(CNN)Recently, ex-President Donald Trump proudly declared, “What’s happening with Russia and Ukraine would never have happened under the Trump administration. Not even a possibility!”
That may actually be true. After all, just a couple of years ago, Trump was impeached for trying to use Ukraine to dig up dirt on his potential presidential rival Joe Biden. He tried to push Ukrainian President Volodymyr Zelensky to “do us a favor” and investigate Biden and his son, Hunter — all while holding up almost $400 million in crucial military aid. Remember that “perfect” phone call?
So, yeah, given Trump’s predilection to hug Russia and blackmail Ukraine — a fledgling democracy — it’s probably a good bet that Russian President Vladimir Putin wouldn’t be pulling these particular tricks right now. I mean, Trump was his guy. When Bill O’Reilly pointed out to Trump that Putin was a killer, he demurred. “There are a lot of killers,” Trump said. ” … You think our country’s so innocent?”
All of which brings us to the current state of affairs, and a puzzling conundrum for Trumpist Republicans. After four years of silently watching — or supporting — Trump complimenting the Russian President (tweeting, “I always knew he was very smart!”), and dissing US intelligence agencies on issues like Russian election interference (“President Putin says it’s not Russia. I don’t see any reason why it would be.”), what are they to do now that Russia has 100,000 troops at the Ukrainian border? Fearless leader Trump has predictably done little more than blast Biden’s so-called “weakness” (still an all-time favorite word). But what about suggesting an actual way to deal with Putin’s aggression? Nada.
So the party that was once defined by its strong anti-Russian stance is caught between a Trump and a hard place: the more traditional anti-Putin hawks (who, post-Trump, have somehow found their sea legs again) vs. the still-practicing Trumpist isolationists (with some fanaticism thrown in).
Lately, it’s hard to avoid the Tucker Carlson wing of the GOP, as he publicly wonders, why take Ukraine’s side over Putin’s side? As Republican Rep. Michael Turner of Ohio told him on Fox, “We’re on the side of democracy.” But never mind. And how about this? Rep. Marjorie Taylor Greene, a Georgia Republican, has woven a tale that Biden apparently wants war because Ukraine “has the dirt on Hunter Biden.” Oh, and on the President himself. No proof, of course.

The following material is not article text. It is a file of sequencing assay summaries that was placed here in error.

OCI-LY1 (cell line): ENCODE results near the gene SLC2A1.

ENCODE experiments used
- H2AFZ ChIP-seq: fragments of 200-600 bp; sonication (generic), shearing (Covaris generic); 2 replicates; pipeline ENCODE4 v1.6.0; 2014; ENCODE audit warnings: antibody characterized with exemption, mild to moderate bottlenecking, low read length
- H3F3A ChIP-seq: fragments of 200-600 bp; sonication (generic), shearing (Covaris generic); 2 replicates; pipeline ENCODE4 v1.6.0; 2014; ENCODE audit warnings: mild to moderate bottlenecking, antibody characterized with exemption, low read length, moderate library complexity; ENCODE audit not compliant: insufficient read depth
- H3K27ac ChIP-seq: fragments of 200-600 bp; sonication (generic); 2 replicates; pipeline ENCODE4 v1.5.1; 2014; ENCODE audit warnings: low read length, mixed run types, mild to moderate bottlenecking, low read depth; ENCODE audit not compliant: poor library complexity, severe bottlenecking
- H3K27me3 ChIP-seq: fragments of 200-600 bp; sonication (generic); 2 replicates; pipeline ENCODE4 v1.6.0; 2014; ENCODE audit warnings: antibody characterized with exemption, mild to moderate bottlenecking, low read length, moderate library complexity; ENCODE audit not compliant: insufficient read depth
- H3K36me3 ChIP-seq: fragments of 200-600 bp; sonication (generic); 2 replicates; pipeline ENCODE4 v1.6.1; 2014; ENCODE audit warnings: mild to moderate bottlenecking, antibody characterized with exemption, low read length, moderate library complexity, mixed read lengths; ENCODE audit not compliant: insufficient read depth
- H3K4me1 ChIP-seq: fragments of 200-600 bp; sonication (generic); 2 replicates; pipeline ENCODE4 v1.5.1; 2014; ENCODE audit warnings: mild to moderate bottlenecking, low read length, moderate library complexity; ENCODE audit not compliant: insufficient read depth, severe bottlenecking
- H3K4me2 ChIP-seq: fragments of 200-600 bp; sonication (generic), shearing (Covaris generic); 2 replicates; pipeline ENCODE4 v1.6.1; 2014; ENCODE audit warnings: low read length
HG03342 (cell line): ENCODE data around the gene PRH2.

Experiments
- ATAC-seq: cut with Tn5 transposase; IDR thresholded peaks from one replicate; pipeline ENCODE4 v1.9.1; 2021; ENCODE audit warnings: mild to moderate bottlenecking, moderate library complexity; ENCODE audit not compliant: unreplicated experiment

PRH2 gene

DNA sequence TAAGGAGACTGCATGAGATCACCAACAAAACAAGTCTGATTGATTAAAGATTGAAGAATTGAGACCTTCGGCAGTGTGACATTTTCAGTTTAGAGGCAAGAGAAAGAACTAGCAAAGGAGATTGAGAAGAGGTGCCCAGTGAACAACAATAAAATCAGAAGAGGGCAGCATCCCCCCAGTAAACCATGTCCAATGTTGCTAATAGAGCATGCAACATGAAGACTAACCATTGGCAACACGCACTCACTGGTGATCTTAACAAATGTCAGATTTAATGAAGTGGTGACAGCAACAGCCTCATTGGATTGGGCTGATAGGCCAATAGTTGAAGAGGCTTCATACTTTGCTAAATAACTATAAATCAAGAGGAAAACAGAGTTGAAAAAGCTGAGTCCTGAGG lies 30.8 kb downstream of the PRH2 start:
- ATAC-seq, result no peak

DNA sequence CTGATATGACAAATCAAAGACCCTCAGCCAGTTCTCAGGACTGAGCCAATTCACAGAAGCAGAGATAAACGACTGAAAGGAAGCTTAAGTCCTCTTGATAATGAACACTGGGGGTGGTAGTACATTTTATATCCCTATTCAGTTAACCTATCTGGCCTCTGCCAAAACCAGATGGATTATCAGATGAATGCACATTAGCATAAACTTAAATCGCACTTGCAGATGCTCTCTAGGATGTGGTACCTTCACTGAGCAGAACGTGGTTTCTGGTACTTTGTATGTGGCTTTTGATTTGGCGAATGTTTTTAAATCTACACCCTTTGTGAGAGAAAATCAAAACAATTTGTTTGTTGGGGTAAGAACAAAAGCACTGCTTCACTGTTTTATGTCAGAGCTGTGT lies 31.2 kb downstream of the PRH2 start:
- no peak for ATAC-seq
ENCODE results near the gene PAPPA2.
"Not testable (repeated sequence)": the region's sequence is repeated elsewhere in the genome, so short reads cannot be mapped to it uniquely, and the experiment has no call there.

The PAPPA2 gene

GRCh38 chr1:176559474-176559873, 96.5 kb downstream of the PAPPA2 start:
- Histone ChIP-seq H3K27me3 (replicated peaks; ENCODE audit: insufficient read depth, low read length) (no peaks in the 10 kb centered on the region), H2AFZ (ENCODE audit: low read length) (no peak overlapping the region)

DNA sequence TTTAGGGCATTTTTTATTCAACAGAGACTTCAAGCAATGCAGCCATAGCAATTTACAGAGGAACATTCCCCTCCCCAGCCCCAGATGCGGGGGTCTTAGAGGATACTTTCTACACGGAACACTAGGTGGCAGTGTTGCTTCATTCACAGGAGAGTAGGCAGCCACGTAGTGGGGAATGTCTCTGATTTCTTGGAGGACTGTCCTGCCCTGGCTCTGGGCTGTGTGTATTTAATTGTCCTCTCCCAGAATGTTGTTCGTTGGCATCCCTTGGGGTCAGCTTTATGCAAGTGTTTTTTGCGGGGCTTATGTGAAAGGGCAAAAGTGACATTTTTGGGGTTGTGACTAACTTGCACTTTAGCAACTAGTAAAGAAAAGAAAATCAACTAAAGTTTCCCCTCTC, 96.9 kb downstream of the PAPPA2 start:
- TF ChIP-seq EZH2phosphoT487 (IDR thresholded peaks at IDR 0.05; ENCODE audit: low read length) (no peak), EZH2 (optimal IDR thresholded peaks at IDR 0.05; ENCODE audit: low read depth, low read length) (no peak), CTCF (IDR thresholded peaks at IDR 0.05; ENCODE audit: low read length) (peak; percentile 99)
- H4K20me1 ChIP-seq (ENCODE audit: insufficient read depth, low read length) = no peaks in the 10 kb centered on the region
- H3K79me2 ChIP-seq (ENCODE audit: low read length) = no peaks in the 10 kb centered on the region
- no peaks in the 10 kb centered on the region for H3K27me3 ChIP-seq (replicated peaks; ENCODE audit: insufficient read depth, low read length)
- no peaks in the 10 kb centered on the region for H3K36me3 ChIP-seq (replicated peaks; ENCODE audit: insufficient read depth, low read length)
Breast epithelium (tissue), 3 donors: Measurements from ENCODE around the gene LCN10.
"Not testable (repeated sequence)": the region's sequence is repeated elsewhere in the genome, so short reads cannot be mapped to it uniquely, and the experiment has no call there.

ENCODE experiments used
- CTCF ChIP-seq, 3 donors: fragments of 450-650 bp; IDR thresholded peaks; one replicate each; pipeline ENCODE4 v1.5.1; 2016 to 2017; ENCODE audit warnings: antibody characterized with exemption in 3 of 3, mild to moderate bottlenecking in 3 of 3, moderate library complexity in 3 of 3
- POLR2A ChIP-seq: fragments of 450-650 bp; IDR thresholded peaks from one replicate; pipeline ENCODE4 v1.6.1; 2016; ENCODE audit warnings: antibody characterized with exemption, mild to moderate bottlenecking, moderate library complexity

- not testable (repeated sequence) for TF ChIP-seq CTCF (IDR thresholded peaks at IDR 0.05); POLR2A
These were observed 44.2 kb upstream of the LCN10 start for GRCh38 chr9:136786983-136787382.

Sad to say, the GOP created this distasteful stew, and now the party is stuck with it. So what to do?
“The Republicans I work with are barely even commenting on this stuff. They ignore them,” says a Senate Democrat involved in foreign policy. “The folks who spent the last four years in the thrall of Trump are struggling how to reset as a party,” he adds. ‘Those who are unwilling are in full isolationist mode.”
For those who choose to remain in Trump’s thrall, it’s easy. Stick with it and see where it gets you. Just take the policy-free route and complain about Biden’s weakness. It’s probably going to work in GOP primaries: A recent ABC News/Ipsos poll found that just 6% of Republicans trust Biden to negotiate with Putin. Three-quarters of Democrats had faith in his abilities.
But for the more serious others looking for long-term solutions for the GOP and the nation, it’s not easy to turn the proverbial battleship around — particularly when the powerful ship’s captain may run for the presidency again. The Senate could vote on sanctions on Russia soon, and some Republicans will support the administration’s actions. Even Senate Minority Leader Mitch McConnell has said Biden is moving in the “right direction.”
Others, including Trump, no doubt will blame Biden for not being tough enough.
How about this idea? “Republicans ought to stand to protect Ukraine from Putin,” says GOP pollster Neil Newhouse. “Encourage Biden to take strong action.”
Voters, Newhouse adds, “want to know if the President has stood up to Putin and shown a stiff spine.”
Post-Trump, maybe it’s hard for some Republicans to get back to basics on foreign policy. Democratic Sen. Chris Coons of Delaware, a close Biden ally, told me he can see this internal GOP friction playing out: those Republicans “struggling to determine what’s the best path forward at a moment when Russian aggression is further strengthening NATO vs. those whose isolationism and leanings towards Russia are distracting” those more aligned with the traditions of the GOP.
No doubt Putin — and American allies — are wondering who will win the tug of war. And the whole world is watching.